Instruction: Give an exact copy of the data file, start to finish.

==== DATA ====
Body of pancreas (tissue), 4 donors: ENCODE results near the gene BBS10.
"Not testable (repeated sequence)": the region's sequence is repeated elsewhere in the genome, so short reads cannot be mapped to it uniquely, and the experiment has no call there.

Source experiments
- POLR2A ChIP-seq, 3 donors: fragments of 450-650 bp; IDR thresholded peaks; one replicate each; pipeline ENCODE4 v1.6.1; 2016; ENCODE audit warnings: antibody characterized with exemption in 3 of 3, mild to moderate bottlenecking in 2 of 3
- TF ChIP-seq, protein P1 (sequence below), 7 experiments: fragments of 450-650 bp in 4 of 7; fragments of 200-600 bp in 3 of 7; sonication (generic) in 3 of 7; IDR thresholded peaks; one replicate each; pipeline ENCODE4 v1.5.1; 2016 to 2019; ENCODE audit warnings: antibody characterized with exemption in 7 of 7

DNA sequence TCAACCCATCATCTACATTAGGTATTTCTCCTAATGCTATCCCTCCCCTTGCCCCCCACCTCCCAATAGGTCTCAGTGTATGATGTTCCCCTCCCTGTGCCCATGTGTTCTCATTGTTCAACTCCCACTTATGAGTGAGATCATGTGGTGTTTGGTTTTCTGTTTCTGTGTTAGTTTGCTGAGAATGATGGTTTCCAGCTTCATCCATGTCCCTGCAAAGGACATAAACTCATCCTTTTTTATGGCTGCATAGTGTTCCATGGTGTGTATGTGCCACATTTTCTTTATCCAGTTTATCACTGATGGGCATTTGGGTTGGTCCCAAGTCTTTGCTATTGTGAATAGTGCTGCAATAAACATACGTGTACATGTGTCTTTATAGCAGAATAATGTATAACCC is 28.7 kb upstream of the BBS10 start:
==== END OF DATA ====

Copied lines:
Body of pancreas (tissue), 4 donors: ENCODE results near the gene BBS10.
"Not testable (repeated sequence)": the region's sequence is repeated elsewhere in the genome, so short reads cannot be mapped to it uniquely, and the experiment has no call there.

Source experiments
- POLR2A ChIP-seq, 3 donors: fragments of 450-650 bp; IDR thresholded peaks; one replicate each; pipeline ENCODE4 v1.6.1; 2016; ENCODE audit warnings: antibody characterized with exemption in 3 of 3, mild to moderate bottlenecking in 2 of 3
- TF ChIP-seq, protein P1 (sequence below), 7 experiments: fragments of 450-650 bp in 4 of 7; fragments of 200-600 bp in 3 of 7; sonication (generic) in 3 of 7; IDR thresholded peaks; one replicate each; pipeline ENCODE4 v1.5.1; 2016 to 2019; ENCODE audit warnings: antibody characterized with exemption in 7 of 7

DNA sequence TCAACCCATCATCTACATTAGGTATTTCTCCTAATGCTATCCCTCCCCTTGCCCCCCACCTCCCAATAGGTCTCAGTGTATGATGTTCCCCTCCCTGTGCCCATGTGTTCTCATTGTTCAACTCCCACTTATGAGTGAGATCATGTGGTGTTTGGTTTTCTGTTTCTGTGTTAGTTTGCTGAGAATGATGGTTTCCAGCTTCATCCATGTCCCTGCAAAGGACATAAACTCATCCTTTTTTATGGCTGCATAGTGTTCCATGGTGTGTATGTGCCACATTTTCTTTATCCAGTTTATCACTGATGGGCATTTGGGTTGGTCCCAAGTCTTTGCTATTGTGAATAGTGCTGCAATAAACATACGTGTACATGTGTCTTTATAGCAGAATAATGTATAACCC is 28.7 kb upstream of the BBS10 start: